UK Tech Investment is Among The World’s Worst

 According to a study by the TUC of investment spending in the public and private sectors, the United Kingdom perform amongst the worst in the developed world when it comes to spending money on new technology, including industrial machinery and transport equipment.

Out of the 34 members of the Organisation for Economic Cooperation & Development (OECD), this study showed the UK to come last when it came to spending on transport equipment. It also showed that Britain was 23rd out of the 27 countries when it come to investment in various types of machinery, and 20th out of 21 countries in spending on IT systems.

These results come ahead of next week’s Autumn Statement, in which Chancellor Philip Hammond is likely to feel the pressure when it comes to declaring such proposed spending across the public and private sectors. He is encouraged to boost spending, as this TUC report highlights the reason as to perhaps why the UK’s productivity rate has never really recovered after the crash that was 2008.

In addition to this bleak news is the fact that Brexit still looms and no one knows exactly what the future holds for UK industry. Frances O’Grady, The TUC General Secretary, is reported to have said –

“We can’t just waltz into Brexit with our fingers crossed. If the government doesn’t invest in Britain, it could go very badly wrong. And working people will pay the price with fewer jobs, lower wages and higher prices.”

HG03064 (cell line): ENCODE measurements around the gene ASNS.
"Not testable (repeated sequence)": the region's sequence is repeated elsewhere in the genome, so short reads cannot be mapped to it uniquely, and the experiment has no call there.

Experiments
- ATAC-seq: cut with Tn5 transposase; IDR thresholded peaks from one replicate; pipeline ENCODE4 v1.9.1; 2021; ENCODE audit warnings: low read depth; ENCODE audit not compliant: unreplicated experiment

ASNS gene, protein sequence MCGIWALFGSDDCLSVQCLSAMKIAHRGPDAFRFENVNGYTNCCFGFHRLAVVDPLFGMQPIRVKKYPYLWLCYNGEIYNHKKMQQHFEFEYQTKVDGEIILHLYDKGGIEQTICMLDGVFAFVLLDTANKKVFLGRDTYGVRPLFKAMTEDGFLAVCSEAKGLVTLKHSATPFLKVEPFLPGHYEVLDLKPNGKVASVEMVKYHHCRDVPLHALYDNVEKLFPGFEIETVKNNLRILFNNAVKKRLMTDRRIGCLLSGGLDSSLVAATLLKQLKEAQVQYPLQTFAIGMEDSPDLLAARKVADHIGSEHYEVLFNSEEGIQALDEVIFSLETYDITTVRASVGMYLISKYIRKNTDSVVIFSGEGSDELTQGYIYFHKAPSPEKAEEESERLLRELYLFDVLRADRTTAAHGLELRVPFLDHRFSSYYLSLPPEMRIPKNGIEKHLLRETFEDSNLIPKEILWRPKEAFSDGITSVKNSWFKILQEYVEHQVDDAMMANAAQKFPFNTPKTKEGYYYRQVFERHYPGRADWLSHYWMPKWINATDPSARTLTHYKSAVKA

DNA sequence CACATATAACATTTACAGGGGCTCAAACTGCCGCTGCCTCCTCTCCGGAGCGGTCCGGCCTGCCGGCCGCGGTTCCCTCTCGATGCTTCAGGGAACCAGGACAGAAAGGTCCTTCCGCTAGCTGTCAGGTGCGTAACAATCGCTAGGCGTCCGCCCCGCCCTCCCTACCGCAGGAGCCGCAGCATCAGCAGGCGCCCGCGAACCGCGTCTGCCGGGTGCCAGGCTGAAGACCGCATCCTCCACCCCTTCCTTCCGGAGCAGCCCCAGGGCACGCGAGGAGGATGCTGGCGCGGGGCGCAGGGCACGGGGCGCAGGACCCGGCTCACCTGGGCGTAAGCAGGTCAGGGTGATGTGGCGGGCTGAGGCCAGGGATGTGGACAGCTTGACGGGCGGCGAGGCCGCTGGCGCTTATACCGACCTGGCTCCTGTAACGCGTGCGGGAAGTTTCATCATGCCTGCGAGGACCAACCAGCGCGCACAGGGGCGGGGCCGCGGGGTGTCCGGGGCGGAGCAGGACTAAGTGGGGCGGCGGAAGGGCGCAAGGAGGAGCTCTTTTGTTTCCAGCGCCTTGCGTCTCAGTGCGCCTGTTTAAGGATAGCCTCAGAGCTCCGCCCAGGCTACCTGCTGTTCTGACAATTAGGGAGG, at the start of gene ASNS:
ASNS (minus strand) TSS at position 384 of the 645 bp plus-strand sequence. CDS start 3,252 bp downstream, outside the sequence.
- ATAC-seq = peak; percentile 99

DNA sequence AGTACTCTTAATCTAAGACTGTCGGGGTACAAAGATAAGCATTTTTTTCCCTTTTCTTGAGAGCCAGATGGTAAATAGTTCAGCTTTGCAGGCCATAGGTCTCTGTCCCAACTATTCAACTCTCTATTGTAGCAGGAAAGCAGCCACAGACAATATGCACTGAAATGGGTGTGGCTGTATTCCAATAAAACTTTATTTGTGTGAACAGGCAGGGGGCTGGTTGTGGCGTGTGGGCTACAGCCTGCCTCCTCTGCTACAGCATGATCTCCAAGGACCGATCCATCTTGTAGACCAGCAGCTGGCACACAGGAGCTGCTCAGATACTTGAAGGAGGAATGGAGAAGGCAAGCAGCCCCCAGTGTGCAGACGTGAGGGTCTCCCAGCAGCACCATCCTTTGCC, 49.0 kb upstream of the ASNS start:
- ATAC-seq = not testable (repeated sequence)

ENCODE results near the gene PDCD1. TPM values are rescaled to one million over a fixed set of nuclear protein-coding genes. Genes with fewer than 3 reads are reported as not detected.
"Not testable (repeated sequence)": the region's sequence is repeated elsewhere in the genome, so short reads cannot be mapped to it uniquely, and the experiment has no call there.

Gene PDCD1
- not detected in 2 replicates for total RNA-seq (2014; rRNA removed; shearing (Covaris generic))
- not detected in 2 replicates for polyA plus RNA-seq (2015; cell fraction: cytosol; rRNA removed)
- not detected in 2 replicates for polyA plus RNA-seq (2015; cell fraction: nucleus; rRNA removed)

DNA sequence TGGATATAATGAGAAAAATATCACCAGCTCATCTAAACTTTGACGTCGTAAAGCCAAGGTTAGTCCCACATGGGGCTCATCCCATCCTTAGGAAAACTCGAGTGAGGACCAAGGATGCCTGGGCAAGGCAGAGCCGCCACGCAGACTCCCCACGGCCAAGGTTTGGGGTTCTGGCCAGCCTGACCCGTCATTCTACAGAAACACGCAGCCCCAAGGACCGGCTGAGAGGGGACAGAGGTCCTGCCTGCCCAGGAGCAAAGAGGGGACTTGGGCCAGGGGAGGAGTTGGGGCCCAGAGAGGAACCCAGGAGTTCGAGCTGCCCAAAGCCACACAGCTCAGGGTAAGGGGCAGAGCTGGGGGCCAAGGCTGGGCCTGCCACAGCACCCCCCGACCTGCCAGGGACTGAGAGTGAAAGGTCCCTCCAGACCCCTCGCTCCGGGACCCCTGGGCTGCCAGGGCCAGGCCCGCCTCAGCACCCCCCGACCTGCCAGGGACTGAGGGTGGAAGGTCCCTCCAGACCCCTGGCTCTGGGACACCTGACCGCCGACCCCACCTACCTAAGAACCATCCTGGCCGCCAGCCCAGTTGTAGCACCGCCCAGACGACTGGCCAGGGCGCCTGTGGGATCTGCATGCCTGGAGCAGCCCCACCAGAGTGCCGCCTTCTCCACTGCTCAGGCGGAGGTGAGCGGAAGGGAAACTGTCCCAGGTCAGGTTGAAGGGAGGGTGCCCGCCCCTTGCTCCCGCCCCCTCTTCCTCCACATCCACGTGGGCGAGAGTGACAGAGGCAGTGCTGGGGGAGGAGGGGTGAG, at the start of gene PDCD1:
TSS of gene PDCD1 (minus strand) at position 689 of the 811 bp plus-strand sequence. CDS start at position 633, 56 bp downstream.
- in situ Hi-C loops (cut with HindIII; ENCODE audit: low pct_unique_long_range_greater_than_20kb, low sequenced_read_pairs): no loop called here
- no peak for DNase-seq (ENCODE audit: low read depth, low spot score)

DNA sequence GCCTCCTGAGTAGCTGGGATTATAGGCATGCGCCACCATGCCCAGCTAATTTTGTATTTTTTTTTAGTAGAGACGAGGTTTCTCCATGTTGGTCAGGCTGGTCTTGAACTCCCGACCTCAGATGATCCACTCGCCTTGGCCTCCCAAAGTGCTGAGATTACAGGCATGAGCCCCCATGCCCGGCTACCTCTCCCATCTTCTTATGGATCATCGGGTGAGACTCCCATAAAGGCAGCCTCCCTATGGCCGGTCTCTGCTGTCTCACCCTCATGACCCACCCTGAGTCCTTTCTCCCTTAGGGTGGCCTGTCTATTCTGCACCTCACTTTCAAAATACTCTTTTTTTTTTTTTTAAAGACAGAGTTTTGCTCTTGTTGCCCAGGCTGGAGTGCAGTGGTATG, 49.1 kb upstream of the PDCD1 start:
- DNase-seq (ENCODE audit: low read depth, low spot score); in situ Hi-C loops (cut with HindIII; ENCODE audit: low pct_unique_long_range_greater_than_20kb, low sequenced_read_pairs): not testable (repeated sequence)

She went onto say – “But if the government invests in Britain, we can build an economy strong enough to thrive. We need investment in rail and roads. We need investment in new homes and clean energy. And we need investment in skills, education and fair pay for a world-class workforce .It’s the right thing to do for better jobs and higher wages. And it’s the best way to build an economy strong enough to compete in the global marketplace.”

It is likely that Philip Hammond will reiterate the uncertainty of Brexit, as well as mention the consistently low productivity of the UK, which many experts have said it due to lack of investment. He was reported as saying just last month – “Now is a good time to invest in genuinely productivity-enhancing infrastructure, and to take advantage of low borrowing costs and our ability to borrow. But this is not about a fiscal splurge. It is about supporting the economy in a measured and balanced way.”

The UK government has been encouraged to up their spending on these type of investments by the OECD and IMF, in anticipation of a great increase in digital infrastructure as well as the training required to accompany it.

The majority of the British public will be shocked to read about just how poorly the UK performed against their counterparts, and be expecting to see Hammond greatly boost the spending on the said investments in the coming period.